Have a good weekend reading!

On Centrality and Power in social networks

June 21, 2013
After the last weeks post on ‘Trust’ – – let us quickly review another important measure of (social) network structure.

Centrality is a structural measure of a network that gives an indication of relative importance of a node in the graph / network.
Simplest way of measuring centrality is by counting the number of connections a node has. This is called ‘degree centrality’.

Another way of measuring centrality is to see how far a node from all other nodes of the graph is is. This measure is called as ‘closeness centrality’ as it measures the path length between pairs of nodes.

‘Betweenness Centrality’ is the measure of number of times the node acting as a bridge on the shortest path of any other two nodes. That gives how important each n ode in connecting the whole network.

To complicate the centrality further, we have a measure called ‘eigenvector centrality’. Eigenvector considers the influence for the node in the network. This methods considers the power of the nodes the current node is connected. To explain it simply, if I am connected to 500 other people on LinkedIn is different from Barak Obama connecting to 500 of his friends on the LinkedIn. His 500 connections are more influential (probably) than my 500 connections. Google’s page rank is a variant of Eigenvector Centrality.

When an external factor is considered for each node and implement eigenvector centrality to consider an external α it is called ‘alpha centrality’

When we move the alpha centrality measure from one node to cover multiple radii to include first degree, second degree and so on.. With a factors of β(i) and measure the centrality as a function of influence of varying degrees, it is called beta centrality.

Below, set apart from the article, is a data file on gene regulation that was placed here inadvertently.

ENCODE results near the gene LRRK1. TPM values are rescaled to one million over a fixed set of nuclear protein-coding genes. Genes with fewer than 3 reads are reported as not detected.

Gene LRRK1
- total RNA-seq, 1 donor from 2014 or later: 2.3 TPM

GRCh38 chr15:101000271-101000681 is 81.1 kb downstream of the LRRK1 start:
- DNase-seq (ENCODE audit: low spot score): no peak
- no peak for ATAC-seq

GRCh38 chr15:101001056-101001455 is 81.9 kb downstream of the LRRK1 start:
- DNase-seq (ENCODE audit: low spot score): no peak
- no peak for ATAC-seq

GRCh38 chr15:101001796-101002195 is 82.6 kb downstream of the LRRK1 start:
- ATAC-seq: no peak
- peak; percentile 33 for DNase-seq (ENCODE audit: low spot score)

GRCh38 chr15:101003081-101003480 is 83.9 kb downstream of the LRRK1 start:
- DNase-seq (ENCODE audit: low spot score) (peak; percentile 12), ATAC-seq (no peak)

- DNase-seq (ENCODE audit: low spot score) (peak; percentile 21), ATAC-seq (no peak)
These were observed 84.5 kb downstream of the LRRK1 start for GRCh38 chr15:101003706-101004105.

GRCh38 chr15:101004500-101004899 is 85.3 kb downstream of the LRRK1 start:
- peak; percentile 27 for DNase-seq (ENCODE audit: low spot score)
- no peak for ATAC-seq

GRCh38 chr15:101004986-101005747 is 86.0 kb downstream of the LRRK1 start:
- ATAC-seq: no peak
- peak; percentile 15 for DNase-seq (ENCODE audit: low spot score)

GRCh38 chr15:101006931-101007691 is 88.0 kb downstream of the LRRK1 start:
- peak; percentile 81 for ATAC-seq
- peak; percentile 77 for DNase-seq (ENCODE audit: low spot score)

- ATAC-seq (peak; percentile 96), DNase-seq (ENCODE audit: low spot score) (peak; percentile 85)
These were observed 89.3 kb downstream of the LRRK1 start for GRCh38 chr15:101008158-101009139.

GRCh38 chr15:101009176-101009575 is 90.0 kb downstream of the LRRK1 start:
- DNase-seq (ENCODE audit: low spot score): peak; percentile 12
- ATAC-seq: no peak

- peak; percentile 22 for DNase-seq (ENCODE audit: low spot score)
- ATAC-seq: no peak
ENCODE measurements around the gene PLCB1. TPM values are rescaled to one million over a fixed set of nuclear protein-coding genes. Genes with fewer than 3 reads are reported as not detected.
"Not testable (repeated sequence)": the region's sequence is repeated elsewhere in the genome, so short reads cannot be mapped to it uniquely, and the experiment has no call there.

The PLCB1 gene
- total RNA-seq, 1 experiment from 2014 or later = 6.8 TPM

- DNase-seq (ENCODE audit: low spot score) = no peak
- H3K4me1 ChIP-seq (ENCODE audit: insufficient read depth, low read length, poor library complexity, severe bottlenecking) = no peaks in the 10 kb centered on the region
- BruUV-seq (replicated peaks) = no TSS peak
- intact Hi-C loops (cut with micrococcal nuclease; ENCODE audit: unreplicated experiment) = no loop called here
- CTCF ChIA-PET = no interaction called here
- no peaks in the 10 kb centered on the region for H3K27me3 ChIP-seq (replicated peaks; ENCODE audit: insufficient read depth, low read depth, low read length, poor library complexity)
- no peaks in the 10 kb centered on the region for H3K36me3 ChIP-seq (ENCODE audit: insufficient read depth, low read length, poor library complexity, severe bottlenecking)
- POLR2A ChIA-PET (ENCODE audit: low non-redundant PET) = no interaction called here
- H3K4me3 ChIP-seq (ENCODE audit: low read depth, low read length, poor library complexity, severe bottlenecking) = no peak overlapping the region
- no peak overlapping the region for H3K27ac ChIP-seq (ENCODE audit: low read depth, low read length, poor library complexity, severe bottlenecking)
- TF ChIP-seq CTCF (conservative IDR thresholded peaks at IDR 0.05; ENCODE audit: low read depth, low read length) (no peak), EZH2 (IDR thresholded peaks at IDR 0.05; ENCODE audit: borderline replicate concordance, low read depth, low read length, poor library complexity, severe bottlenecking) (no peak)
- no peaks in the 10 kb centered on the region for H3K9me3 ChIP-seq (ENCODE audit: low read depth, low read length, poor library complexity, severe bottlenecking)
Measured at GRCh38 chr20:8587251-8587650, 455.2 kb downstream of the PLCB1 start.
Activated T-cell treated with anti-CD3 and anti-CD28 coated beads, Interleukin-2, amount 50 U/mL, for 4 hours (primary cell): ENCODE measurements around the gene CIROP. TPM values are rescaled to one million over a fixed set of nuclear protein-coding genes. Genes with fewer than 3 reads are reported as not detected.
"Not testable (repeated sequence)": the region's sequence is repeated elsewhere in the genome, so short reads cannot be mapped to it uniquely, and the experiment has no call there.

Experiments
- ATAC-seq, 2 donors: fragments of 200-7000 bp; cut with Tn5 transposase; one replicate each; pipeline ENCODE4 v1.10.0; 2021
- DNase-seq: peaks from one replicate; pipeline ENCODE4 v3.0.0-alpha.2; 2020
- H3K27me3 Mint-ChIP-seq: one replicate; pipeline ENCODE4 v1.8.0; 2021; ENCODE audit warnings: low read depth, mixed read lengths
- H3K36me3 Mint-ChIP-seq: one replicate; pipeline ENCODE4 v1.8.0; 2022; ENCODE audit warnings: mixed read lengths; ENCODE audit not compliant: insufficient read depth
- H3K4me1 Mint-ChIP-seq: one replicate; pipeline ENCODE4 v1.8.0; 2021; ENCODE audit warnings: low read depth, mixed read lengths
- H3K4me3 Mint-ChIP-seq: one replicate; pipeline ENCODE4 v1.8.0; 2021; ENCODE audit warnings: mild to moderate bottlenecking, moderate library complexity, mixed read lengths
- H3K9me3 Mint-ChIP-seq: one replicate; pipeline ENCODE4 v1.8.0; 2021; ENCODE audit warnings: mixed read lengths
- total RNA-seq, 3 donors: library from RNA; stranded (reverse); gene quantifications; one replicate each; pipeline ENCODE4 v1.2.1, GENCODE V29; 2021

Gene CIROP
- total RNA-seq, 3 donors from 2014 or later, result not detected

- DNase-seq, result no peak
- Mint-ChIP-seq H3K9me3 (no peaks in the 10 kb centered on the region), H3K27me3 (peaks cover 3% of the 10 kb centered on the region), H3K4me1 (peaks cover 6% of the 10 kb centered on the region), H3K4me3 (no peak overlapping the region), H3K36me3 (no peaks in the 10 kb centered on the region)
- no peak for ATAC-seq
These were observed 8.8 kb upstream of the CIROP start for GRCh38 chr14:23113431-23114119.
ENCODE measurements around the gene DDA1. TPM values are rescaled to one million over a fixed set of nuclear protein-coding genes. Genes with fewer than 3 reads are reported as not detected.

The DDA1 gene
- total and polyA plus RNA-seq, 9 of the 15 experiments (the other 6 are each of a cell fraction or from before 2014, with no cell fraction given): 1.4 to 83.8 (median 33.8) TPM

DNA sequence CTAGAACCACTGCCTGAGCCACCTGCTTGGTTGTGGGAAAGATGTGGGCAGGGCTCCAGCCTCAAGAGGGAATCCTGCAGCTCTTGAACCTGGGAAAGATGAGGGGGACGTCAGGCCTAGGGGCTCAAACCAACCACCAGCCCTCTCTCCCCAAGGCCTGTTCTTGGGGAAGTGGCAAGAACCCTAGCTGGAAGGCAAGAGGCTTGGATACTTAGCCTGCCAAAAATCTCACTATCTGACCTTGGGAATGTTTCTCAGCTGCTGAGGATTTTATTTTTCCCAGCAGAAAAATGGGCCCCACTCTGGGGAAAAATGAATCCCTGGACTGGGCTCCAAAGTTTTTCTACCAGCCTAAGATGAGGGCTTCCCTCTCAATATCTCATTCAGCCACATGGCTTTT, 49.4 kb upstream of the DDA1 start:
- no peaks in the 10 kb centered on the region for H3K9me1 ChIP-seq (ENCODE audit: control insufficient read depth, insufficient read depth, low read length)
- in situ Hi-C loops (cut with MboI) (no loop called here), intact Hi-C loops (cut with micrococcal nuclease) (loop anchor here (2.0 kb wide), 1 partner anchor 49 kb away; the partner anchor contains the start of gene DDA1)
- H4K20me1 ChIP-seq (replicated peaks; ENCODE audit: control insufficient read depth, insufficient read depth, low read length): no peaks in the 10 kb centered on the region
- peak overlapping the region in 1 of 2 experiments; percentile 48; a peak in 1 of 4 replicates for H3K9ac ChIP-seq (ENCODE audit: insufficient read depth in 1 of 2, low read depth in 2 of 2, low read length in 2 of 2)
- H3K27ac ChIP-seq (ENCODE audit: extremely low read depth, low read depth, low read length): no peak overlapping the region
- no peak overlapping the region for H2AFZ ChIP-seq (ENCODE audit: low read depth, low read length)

The key problem with centrality computation is the amount of computing power needed to arrive at the beta centrality measure of the social network with millions of nodes. I recently came across this paper – which proposes an alternative approximation algorithm which is computationally efficient to estimate fairly accurate centrality measure. This alter-based non recursive method works well on non-bipartite networks and suits well for social networks.

Title of this blog states “power” and whole content did not mention anything about it. Generally centrality is considered as the indicator of power or influence. But in some situations power is not directly proportional to centrality. Think about it.

Trust modeling in social media

June 14, 2013


After last week’s “tie strength” post, this week let me give some fundamentals on importance of modeling TRUST in social media.

What is Trust?
It is difficult to define. But when I ask “Will you loan a moderate amount to the other person?” or “Will you seek a reference or recommendation regarding a key decision?” help understand the term TRUST.

There are two components to TRUST. Some people are more trusting than others. Some quickly establish trust where as others take a long time in establishing the trust. This component is not easy to be modeled. The second component is the credibility of the trusted person.

Measuring Trust:
In social media, the second component can be measured by analyzing the sentiment based on the blogs referenced by others. This is called “network based trust inference”.

This paper describes a model for measuring trust using link polarity.

Have a good weekend reading!